When the Arab Spring in Syria was Jihadified and al Qaeda sought to stamp its own authority on the conflict the al Nusra front was established. Shortly thereafter, in April 2013, al-Baghdadi announced that al Nusra had been established at the behest, and using the resources of, the ISI and that the two groups would be merging under the banner of the Islamic State of Iraq and al-Sham (or (Greater) Syria) – ISIS. Al Nusra leader Abu Muhammad al-Jawlani rejected the merger, claiming not to have been consulted on it and obtained the backing of al Qaeda leader Ayman al-Zawahiri. In the ensuing infighting hundreds were killed and ISIS seized the key city of Raqqa from al Nusra, where the offensive into Iraq is believed to have been planned. Both sides refused to budge on this and ultimately al Qaeda disavowed ISIS, citing that they were ‘too extreme’. This is where the Zarqawi Syndrome led ISIS, to being declared too extreme for the group that organised and carried out 9/11, the single most devastating act of murder against civilians the world has ever known. Of course, in the last 24 hours it would appear the al Nusra and ISIS have resolved their issues and are now going to reunite, likely because of tensions between al Nusra and local rebels and also in light of the stunning territorial gains ISIS has made in recent days and weeks.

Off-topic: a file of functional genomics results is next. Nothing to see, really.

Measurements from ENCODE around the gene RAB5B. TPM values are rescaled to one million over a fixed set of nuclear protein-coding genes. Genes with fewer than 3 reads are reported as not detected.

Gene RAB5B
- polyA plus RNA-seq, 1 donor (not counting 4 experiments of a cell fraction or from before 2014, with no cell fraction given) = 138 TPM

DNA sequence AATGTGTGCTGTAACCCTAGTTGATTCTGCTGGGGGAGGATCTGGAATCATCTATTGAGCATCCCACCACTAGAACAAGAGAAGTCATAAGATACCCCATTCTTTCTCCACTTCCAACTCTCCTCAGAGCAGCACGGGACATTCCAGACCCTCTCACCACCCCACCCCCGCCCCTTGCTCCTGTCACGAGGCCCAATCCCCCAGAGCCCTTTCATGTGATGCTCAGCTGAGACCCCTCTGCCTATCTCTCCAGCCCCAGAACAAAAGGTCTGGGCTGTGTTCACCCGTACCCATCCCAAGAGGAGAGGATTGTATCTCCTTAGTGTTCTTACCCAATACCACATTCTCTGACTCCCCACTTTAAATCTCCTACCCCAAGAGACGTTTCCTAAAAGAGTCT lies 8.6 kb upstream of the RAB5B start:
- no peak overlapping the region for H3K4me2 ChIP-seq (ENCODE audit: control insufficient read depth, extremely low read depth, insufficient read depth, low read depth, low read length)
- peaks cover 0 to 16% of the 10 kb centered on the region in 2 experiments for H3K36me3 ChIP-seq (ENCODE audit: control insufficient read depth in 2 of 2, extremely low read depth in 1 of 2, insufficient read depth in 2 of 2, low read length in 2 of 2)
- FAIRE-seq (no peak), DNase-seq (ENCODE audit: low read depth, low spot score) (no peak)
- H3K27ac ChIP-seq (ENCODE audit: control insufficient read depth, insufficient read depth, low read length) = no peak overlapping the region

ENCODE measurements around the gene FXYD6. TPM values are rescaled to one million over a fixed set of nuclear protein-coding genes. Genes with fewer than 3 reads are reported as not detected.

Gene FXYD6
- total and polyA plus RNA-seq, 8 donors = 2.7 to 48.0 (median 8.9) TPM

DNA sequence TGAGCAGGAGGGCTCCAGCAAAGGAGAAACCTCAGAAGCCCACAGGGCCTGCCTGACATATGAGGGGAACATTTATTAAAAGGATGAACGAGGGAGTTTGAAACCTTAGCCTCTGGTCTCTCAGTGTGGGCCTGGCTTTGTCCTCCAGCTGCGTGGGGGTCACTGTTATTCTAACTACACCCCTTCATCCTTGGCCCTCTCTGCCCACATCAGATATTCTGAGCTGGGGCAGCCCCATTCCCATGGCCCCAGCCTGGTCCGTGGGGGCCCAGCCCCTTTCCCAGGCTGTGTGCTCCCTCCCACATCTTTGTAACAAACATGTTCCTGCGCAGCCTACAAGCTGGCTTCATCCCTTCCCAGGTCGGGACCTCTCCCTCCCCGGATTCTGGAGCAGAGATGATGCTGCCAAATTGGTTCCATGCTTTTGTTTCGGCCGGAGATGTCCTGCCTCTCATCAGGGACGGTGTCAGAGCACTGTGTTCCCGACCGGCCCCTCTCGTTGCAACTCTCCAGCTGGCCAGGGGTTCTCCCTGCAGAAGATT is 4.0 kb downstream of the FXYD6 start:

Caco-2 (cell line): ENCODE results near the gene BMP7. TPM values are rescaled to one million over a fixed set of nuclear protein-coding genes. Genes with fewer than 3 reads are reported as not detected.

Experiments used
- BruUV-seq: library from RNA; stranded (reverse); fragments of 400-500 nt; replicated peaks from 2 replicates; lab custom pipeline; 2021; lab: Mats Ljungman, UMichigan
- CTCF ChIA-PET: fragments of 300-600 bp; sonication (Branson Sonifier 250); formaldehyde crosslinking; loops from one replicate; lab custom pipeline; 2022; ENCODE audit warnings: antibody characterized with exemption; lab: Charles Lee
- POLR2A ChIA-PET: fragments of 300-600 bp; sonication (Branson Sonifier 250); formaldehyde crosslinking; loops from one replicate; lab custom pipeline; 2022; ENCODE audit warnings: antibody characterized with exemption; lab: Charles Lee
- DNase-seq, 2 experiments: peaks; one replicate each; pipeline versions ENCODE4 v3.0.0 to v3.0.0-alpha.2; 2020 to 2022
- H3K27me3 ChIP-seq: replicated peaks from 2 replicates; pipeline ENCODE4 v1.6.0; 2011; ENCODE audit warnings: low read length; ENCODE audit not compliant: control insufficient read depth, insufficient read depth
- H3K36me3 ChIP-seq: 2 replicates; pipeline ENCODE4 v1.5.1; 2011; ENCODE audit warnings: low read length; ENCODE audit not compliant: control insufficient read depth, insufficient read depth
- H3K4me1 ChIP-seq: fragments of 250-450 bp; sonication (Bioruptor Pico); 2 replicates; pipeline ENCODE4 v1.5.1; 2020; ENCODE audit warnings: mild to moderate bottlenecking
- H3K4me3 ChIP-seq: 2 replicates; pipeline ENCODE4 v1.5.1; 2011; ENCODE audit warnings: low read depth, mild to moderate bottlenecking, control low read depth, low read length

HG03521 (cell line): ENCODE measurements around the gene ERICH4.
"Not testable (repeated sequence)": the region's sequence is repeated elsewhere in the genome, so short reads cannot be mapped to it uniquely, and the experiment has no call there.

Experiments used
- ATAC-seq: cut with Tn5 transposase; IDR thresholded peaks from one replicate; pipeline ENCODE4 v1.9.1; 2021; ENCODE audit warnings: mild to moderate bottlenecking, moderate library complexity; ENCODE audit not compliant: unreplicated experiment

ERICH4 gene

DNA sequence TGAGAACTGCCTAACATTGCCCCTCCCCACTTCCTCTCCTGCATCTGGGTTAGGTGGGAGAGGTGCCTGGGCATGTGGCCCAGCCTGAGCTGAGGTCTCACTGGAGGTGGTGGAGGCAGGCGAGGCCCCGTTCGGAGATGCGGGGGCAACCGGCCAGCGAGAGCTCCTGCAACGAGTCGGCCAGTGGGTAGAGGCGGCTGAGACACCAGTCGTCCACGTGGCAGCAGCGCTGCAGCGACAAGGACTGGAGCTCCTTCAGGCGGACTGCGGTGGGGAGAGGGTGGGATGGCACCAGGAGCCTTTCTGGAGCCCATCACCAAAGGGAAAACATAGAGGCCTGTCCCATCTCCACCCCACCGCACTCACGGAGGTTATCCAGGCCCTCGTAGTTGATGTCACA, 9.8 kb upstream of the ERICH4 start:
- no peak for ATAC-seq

Al Qaeda and other insurgent groups typically aim to terrorise their enemies, but also to win over swathes of the population, in order to hold governable territory without risk of uprising or collaboration with counterinsurgency forces. However ISIS’s proclivity for extreme violence has, historically, hampered them at every stage in their development. Without a distinct change in strategy they will struggle to continue their expansion and hold/govern the territory they have seized in the long term.
Simon Schofield is contactable at:
Please cite this article as:
Schofield, S. (2014). ‘Zarqawi Syndrome is Alive and Kicking – Even if its Namesake Isn’t’
Human Security Centre, Defence and Security, Issue 3, No. 1.